The people leaving the theater at the end of the evening kept repeating the same phrases; “Season tickets,” “We have to get a subscription” and “When are we coming back?” The birthday party for the Kirk Douglas Theater was not just a celebration of the past decade, but a great focus on what the next decade of ground breaking theater in Culver City will be.
All the way back in 2003, the quiet downtown area was starting to see some changes, the most significant of which was the transformation of the Culver Theater from a movie venue to a 317 seat house for live performances. With a $2.5 million donation, Kirk Douglas was the prime benefactor for the new theater that wears his name. On October 14, 2014, the patriarch had every reason to be proud of an evening that showcased not just the highlights of the past, but the vibrant and original creativity that goes on at the KDT every day.
Opening the evening in a lobby full of theater posters from outstanding productions, costumes and props from the shows on display, guests were treated to champagne and appetizers while playing a scavenger hunt, filling their lists with photos and stamps to earn prizes. As the presentation began, the Artistic Director of the Center Theater Group, Micheal Ritchie, welcomed the crowd with his thoughts on why birthday parties are more fun than anniversaries, and introduced Kirk Douglas.
Speaking from his seat, Douglas radiated the glow of a man pleased with his legacy. “Theater is my first love, and I have found the best way to get on a stage is to have one named after you.” He told a intimate and insightful tale of his dear friend, the late Lauren Bacall, and how they had worked together in New York City during a bleak time when they were both struggling in the stage business. She managed to get him an overcoat, ” …and I wore that coat for two years. It gets cold in New York.”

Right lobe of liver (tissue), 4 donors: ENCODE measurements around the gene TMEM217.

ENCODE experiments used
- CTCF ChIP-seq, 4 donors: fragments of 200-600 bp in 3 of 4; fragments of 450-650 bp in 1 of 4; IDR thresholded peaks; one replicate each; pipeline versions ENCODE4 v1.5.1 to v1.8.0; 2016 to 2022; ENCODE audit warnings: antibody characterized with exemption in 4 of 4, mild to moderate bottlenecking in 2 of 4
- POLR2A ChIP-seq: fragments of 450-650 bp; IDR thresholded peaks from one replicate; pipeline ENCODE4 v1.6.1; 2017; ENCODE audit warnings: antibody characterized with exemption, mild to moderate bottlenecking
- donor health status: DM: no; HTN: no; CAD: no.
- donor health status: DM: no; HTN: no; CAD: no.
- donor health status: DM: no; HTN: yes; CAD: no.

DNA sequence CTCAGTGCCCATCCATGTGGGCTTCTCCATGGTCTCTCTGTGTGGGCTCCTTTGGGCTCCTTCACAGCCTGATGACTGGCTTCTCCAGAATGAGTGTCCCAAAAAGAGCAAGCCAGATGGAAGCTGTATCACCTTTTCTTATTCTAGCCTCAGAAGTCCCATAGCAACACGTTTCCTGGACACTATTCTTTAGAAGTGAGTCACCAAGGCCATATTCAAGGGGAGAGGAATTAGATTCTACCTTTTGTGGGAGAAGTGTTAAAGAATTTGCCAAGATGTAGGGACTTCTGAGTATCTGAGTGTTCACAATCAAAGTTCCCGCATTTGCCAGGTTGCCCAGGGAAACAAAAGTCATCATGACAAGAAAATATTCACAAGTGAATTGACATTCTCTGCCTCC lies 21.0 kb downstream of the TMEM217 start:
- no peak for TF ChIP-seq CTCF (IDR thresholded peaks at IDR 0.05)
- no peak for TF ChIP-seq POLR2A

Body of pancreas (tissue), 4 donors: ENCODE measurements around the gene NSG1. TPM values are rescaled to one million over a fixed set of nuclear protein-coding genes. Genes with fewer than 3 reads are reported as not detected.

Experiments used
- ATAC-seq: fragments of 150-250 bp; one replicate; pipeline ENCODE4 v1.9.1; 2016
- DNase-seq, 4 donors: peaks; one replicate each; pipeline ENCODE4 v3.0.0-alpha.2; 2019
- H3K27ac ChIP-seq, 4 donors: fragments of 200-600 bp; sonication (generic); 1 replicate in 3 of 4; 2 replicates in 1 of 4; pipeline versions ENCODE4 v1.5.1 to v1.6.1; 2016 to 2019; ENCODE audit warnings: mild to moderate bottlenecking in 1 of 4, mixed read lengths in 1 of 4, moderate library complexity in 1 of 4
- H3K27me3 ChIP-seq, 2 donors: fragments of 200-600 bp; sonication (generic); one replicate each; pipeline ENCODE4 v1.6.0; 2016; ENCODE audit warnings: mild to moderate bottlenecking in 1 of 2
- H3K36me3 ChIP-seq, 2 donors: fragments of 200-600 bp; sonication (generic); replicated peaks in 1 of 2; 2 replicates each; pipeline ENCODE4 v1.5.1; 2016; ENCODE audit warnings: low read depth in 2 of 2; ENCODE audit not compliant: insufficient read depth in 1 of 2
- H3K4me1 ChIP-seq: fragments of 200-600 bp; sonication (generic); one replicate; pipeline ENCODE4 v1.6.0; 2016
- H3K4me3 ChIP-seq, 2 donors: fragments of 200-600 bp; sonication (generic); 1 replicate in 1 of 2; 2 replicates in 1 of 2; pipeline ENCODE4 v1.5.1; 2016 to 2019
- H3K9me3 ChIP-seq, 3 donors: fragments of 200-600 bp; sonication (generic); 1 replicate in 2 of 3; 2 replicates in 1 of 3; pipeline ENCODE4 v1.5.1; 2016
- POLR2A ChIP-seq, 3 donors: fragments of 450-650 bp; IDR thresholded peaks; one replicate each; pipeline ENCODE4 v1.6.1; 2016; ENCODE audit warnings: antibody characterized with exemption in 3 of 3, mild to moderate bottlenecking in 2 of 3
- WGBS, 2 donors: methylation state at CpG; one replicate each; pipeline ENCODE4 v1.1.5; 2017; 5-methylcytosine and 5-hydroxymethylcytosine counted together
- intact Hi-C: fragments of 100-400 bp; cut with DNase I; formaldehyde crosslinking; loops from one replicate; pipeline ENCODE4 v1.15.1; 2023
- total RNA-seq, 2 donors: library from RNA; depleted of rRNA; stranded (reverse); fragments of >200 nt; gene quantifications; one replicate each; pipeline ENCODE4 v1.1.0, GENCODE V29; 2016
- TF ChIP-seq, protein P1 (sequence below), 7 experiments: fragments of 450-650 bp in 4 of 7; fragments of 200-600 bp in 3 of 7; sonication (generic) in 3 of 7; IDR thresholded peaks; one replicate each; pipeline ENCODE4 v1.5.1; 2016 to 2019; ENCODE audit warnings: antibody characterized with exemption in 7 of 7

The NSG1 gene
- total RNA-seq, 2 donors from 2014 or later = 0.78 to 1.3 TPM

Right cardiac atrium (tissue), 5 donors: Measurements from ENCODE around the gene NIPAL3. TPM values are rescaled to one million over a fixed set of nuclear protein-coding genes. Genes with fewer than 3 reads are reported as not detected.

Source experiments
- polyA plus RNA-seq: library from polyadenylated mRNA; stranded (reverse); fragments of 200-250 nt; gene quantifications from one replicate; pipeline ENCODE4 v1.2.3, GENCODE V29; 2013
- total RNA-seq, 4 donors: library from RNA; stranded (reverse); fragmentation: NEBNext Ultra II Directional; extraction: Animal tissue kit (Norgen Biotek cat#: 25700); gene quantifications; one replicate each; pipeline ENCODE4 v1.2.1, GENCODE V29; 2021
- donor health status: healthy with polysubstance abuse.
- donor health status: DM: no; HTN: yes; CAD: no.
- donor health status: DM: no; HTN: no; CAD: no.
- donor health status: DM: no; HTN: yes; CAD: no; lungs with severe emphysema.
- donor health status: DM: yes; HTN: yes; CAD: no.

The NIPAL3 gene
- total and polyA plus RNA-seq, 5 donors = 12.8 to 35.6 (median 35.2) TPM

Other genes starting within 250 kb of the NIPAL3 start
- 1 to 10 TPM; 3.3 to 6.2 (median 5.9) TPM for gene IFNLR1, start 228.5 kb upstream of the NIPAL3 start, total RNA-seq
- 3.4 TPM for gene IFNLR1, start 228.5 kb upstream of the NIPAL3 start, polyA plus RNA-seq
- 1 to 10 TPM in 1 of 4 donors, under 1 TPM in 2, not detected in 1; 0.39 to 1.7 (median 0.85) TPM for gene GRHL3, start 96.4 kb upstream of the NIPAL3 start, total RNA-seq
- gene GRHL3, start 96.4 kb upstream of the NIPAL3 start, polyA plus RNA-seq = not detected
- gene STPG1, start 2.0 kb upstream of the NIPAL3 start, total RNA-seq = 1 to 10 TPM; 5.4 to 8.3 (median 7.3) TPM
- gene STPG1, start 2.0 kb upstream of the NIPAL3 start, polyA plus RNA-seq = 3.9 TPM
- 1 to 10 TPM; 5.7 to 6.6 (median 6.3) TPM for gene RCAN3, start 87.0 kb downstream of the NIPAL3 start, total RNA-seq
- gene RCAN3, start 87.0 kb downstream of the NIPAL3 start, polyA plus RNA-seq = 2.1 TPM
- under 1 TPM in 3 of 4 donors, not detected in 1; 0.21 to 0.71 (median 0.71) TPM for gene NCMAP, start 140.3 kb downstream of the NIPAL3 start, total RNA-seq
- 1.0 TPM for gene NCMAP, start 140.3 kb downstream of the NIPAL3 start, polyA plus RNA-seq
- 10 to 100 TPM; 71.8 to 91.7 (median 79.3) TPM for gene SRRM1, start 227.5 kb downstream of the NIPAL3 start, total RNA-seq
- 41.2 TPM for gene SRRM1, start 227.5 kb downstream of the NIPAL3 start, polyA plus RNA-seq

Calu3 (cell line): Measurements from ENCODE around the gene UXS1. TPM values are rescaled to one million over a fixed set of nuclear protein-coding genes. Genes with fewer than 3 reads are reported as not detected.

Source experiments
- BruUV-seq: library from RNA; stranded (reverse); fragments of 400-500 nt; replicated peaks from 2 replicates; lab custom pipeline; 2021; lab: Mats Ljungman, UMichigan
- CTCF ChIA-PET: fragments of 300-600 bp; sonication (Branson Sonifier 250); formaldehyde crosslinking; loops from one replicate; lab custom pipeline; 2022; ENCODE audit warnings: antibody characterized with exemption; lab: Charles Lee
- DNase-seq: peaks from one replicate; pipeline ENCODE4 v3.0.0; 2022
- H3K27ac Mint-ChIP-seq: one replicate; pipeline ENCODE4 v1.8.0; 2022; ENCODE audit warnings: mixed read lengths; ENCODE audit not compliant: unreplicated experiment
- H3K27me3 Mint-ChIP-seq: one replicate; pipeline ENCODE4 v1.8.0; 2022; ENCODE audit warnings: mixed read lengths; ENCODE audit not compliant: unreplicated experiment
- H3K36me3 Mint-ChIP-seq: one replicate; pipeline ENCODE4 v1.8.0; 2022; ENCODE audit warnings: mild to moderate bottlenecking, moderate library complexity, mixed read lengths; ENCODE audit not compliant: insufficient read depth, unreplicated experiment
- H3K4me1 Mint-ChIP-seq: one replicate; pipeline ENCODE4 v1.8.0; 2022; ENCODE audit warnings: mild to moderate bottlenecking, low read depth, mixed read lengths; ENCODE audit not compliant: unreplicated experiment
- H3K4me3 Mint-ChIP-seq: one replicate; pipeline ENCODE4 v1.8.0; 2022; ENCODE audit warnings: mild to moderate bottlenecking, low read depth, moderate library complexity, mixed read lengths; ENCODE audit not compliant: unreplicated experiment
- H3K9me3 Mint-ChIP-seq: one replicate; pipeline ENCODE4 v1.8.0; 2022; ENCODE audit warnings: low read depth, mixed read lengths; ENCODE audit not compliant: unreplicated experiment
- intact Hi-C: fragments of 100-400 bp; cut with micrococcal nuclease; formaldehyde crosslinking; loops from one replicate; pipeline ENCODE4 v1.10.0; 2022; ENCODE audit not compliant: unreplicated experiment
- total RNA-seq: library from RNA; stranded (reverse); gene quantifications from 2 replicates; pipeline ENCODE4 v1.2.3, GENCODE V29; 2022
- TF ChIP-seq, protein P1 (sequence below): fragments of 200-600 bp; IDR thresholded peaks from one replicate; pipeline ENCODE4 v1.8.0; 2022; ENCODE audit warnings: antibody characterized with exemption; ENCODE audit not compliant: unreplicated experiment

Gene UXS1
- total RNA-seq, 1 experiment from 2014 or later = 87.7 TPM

Bacall also arranged for him to be offered a part in a film, and he came to Los Angeles, leaving behind both New York and stage acting. Some clips from his one-man show, which premiered at KDT in 2009, “Before I Forget ...” showed Douglas to fine effect on stage, and while the crowd was happy to applaud him for his generosity, he also earned their applause as a performer.
Eric Sims, the tireless and always community-minded Director of Theater Operations for the KDT introduced the AVPA Theater students to do a the opening musical number from the show “13” which was work-shopped at the KDT in 2007 and went on the the Mark Taper Forum.
Writer and performer Dael Orlandersmith, whose show “Forever” is currently playing at the KDT through Oct. 26, was introduced by Pier Carlo Talenti, the CTG Director of New Play Development. She gave a terrific moment to the evening doing an all-too-brief selection from her wonderful show “Stoop Stories,” which was a DouglasPlus production in 2010.
Comedy troupe Culture Clash did a bit from their work “Chavez Ravine,” improvising and updating with topical baseball and political jokes to loud laughter. Nicole Julian, a recent Culver City High alum and the Winner of the CTG August Wilson Monologue Competition offered her talent with her performance of Louise from the Wilson play “Seven Guitars.”
Matt Sax revived his performance from the show “Clay,” which premiered at the KDT in 2007, playing both a wannabe rapper and his mentor. His introduction by Adam Phelan was a mutual declaration of admiration between the actor and the backstage talent that has been in the control booth for all ten years. It was also noted that while Kirk Douglas’ name is on the front of the building, the control booth is named after Anne Douglas, Kirk’s formidable spouse. There is now a plaque to commemorate the fact.
The last performers of the evening were Trey Lyford and Geoff Sobelle, whose work “all wear bowlers” was originally presented at the KDT in 2005 . A beautifully unexpected piece that might be described as slight of hand or clowning in a Bill Irwin style – but not really either – they created the illusion of a third person via a bowler hat and their own gestures. It was playful, witty and unique, and the ideal note before the CCHS Marching Band entered, playing “Happy Birthday” to accompany the cake.
The Kirk Douglas has had three shows that originated there end up on Broadway; “Bloody, Bloody Andrew Jackson,” a revival of “Come Back, Little Sheba,” and the 2010 Pulitzer Prize nominated “Bengal Tiger at the Baghdad Zoo.”
With another 18 shows staging their world premieres at the KDT, this theater is not just the crown of downtown Culver City, but a very bright light in the national theater scene. Kirk and Anne have a lot to be pleased about, and they promised to be back in 2024 for the next big evening. The other theater patrons will be back much, much sooner.